Cabinet okays Progress Energy nuclear plant, first since 1976
The Florida Cabinet just approved Progress Energy’s controversial proposal to build a nuclear plant in Levy County, the first such plant approved in Florida in 33 years.
The vote by Gov. Charlie Crist, Attorney General Bill McCollum and Chief Financial Officer Alex Sink comes as Progress seeks to raise its base rates by 30 percent to pay for the nuclear plant, which would not be up and running until at least 2018.
“I want to commend Progress for this initiative,” McCollum said. “It’s a very, very important project.”
Crist, who has been pushing for a stronger renewable and clean energy plan for Florida, lauded the clean energy and “diversification of energy” the plant will produce. He also is enthusiastic about jobs to be created with the plant’s construction and operation -- as many as 5,000 short- and long-term, by Progress’ estimate.
Progress officials hailed the plant as a major step toward that clean energy future, and they insist the plant will result over time in cost savings for customers. They did not mention the rate increases they are seeking now from customers who would not see the nuclear plant up and running for another decade.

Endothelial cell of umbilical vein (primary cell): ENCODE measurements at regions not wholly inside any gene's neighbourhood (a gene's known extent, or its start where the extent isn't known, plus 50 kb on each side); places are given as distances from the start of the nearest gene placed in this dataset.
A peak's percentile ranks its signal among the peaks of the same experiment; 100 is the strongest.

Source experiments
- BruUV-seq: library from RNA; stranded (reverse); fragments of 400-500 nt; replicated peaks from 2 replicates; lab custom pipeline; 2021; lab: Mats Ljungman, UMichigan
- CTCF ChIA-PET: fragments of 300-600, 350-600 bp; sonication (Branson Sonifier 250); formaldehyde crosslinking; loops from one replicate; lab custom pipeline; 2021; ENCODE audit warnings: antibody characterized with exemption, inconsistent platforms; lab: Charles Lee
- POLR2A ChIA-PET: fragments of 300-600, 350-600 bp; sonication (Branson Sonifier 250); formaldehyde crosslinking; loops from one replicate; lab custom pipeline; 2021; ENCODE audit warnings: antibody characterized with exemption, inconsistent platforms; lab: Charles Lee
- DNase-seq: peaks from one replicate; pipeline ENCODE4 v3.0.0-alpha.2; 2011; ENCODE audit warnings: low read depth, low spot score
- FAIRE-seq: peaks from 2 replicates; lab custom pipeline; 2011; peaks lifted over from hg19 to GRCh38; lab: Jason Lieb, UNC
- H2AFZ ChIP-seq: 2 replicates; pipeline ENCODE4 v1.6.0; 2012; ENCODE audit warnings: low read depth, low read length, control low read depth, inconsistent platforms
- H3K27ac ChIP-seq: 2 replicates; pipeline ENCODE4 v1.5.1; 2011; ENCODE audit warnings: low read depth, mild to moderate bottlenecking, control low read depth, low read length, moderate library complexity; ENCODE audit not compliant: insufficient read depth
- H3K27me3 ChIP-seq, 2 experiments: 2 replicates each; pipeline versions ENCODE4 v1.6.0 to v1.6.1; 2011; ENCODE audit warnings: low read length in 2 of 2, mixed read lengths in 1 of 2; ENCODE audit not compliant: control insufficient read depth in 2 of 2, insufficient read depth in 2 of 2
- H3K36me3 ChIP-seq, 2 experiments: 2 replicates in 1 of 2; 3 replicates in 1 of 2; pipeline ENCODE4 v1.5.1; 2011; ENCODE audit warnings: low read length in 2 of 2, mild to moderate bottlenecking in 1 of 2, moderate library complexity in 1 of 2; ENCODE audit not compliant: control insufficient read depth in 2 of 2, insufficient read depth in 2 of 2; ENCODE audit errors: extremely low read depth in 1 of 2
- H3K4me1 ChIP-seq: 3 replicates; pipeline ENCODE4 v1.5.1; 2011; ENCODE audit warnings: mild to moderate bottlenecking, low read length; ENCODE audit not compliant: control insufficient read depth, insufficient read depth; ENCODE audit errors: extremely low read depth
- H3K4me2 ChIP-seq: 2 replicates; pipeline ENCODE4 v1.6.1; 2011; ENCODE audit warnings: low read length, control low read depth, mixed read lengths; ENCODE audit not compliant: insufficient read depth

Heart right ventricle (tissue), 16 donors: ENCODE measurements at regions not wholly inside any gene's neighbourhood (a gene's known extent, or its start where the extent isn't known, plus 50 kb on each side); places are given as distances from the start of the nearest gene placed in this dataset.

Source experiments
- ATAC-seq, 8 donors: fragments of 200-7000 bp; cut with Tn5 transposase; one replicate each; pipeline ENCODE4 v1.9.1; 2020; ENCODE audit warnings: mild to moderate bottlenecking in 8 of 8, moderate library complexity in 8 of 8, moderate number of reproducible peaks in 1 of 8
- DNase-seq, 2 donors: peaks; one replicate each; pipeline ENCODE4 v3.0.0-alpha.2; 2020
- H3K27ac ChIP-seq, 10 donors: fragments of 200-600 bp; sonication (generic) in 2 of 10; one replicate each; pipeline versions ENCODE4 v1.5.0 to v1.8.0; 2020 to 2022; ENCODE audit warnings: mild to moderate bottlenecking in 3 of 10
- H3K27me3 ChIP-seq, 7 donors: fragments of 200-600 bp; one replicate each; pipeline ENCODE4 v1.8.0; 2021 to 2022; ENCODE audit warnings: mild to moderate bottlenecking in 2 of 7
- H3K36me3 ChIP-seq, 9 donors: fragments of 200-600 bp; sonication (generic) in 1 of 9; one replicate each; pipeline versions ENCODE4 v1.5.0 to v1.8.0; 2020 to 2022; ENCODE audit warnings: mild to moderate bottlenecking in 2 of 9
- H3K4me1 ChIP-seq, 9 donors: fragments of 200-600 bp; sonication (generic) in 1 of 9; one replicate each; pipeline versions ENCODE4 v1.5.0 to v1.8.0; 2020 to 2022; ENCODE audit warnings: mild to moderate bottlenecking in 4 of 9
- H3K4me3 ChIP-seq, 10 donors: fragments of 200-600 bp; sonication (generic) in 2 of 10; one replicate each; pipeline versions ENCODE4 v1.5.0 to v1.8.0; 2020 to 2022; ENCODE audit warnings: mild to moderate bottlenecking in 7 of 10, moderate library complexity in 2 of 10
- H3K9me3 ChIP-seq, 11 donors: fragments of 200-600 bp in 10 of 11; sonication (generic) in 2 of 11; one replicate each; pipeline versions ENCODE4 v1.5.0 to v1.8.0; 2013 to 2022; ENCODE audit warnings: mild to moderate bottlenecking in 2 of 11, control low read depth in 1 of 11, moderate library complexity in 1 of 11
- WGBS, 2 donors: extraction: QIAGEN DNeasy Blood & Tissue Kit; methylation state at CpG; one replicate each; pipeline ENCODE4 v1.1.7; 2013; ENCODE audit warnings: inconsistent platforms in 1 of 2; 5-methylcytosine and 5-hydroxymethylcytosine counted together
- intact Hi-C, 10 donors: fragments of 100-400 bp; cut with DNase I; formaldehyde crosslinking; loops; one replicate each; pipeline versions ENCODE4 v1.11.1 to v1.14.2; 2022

“This will save customers approximately $1 billion a year by lowering fuel costs,” said Jeff Lyash, executive vice president for Progress. “This is an important part of Florida’s energy future.”
Critics, several of whom showed up at the Capitol to protest the vote and complain about “corporate greed,” question the safety of the plant and its impact on wetlands on and surrounding the 5,000-acre site north of the town of Inglis.
“I’m concerned about the time it is going to take to build this plant. I am concerned about the danger and about the legacy we are leaving to our children,” said state Rep. Michelle Rehwinkle-Vasilinda. “We are leaving a legacy of waste. It is not truly clean. There is waste, and it has to be permanently disposed. We have not figured out how to do that, and I am concerned.”